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By Jack Ganssle
"It depends on what the meaning of the word 'is' is." -Bill Clinton
"Where is it?" he asks. Mozart points to his head. "Here, it's up here," he explained. "Now it's all just scribbling. Scribbling and bibbling and bibbling and scribbling." Wolfgang Amadeus Mozart, from the movie "Amadeus."
The smartest and most productive developer that ever worked for me had his own definition of "it is done." Once he understood every nuance of the problem, once he'd structured the solution in his head, the code was "done." After that it was simply taking dictation. Like Mozart he composed the entire intricate structure of the code in his head, and after that merely transcribed his thoughts into the computer. Also like Mozart, or at least the Mozart we know from the wonderful movie "Amadeus," his transcription was nearly error-free.
But like the movie-Mozart who spent many long nights feverishly writing his scores while hiding from angry customers, that developer, too, always grossly underestimated the effort needed to go from a brain full of design to a working implementation.
Nothing is more infuriating to a manager than hearing that a system or component is "done," and then later finding out that "done" does not mean completely working and tested. A wise manager realizes "done" means different things to different developers, so develops a questioning strategy to elicit the system's true status.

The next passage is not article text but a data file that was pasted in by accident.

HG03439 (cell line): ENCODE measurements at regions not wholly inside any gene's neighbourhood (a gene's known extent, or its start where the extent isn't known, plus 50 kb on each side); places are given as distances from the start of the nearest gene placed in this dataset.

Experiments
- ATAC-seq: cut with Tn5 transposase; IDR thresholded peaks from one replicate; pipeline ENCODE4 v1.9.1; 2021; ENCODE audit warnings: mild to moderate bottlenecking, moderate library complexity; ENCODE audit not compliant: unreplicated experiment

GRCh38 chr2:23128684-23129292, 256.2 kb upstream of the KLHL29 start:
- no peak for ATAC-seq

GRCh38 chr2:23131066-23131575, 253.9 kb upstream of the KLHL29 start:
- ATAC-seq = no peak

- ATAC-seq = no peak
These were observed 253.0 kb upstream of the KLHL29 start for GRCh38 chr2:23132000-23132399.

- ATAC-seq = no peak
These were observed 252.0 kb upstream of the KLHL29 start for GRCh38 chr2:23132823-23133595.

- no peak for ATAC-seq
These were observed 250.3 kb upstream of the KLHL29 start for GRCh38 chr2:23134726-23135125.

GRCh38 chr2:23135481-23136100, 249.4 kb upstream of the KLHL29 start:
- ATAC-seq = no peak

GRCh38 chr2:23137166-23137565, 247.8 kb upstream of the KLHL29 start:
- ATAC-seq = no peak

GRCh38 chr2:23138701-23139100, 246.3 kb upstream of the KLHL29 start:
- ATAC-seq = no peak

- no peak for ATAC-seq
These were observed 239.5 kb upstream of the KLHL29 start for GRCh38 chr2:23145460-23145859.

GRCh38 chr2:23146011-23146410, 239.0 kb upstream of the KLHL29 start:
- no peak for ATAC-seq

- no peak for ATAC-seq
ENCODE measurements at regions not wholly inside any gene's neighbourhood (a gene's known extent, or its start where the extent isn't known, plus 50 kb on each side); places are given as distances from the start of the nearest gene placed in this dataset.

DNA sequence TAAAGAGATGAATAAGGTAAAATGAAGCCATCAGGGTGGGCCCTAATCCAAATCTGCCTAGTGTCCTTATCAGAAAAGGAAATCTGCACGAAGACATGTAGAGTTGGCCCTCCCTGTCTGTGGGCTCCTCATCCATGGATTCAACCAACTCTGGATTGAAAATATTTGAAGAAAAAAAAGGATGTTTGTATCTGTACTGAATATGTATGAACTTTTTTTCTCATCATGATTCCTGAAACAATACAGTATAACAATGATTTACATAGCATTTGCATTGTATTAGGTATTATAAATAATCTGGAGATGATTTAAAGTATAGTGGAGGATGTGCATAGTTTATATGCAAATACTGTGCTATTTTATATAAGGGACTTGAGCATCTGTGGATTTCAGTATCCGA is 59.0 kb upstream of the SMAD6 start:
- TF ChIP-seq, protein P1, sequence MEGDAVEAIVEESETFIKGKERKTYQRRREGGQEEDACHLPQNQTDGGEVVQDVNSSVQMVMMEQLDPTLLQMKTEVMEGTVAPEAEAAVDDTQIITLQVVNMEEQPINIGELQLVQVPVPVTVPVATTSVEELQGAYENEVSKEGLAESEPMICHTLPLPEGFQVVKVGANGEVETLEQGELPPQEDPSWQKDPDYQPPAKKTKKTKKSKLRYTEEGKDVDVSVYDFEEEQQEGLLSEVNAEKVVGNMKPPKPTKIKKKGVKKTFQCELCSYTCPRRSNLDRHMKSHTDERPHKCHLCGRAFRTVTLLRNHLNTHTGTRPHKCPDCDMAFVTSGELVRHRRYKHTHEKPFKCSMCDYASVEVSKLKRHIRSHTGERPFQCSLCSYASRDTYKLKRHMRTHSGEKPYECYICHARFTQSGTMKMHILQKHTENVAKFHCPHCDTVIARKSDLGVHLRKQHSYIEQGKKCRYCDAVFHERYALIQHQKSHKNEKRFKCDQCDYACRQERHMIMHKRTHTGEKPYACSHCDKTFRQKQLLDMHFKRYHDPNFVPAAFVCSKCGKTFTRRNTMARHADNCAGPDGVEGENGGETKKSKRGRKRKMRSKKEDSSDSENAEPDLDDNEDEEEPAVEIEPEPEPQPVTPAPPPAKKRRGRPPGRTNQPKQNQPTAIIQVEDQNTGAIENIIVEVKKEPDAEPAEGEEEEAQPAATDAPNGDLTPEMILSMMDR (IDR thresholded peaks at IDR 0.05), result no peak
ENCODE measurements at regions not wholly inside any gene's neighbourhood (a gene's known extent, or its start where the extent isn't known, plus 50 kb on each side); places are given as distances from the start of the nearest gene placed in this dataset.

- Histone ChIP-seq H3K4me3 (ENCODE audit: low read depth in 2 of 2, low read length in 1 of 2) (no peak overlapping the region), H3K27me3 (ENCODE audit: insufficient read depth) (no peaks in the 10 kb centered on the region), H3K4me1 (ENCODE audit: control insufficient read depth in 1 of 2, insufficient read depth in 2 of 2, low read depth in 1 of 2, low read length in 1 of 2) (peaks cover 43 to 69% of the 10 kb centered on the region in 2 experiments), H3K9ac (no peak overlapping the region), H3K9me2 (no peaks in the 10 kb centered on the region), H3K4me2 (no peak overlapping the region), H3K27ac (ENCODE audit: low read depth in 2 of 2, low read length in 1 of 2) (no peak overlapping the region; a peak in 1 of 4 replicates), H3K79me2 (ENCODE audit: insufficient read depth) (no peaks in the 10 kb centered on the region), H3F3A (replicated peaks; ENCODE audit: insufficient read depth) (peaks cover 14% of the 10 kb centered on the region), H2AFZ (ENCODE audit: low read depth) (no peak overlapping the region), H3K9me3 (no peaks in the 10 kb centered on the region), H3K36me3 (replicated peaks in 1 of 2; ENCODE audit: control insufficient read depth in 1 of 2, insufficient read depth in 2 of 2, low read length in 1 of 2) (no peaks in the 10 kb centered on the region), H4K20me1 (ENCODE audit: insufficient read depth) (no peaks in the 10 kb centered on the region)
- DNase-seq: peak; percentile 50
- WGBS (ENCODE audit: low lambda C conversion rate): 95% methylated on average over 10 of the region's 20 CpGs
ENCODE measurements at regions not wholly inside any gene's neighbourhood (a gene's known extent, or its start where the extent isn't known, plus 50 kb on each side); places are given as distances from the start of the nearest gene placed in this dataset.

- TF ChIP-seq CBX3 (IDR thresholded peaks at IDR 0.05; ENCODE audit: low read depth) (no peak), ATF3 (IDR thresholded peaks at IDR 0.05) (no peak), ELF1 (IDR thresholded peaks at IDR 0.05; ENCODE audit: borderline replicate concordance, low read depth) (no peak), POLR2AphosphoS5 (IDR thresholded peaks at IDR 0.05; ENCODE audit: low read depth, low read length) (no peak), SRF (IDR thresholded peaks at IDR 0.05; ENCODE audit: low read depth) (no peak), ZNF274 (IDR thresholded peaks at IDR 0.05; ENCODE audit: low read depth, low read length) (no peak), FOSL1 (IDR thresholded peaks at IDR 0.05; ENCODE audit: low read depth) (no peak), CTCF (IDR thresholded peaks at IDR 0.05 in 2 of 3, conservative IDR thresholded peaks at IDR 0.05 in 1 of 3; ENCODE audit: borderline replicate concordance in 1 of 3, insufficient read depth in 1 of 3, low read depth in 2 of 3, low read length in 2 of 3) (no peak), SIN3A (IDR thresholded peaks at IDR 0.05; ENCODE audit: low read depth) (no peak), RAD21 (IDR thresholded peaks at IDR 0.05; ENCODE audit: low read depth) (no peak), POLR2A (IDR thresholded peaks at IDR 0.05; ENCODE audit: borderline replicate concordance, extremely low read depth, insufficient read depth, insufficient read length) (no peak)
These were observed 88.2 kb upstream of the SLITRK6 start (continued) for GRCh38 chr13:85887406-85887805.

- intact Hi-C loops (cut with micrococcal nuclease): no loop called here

"Done" is a particularly problematic concept with traditional software engineering approaches. In most of these the bulk of the testing, and certainly the integration phase, is deferred till late in the project. When management wants to lop off a few weeks from the schedule, the end-phase - the testing - gets whacked. So no one really knows if the system works correctly.
Every agile methodology, though, stresses testing uber alles. No change, no matter how small, has any significance till the test suite runs. Any change, no matter how big, is considered "safe" once the test suite validates it. "Done" means the code is written. <i>and tested</i>. That profoundly alters the landscape of software development. It holds every modification, or every function, method, subsystem or complete system to the highest of standards: it works. "Done" indeed means done, without any Clintonian obfuscation.
Unfortunately, the automatic testing required by agile methods is tough in the embedded world. A user might have to press buttons or observe a display. Systems that interact with the real world might actuate something, yet have no feedback enable an automatic check to insure the right thing happened. Some developers build test harnesses to simulate the I/O. Frameworks like Catsrunner (http://www.agilerules.com/projects/catsrunner/index.phtml) help. Some commercial companies like Virtutech (http://virtuatech.com/), offer solutions. But testing remains a thorny problem for firmware. I think the next great breakthrough in software engineering will be some product or approach that makes automated testing more tractable.
Then we'll know that done means done.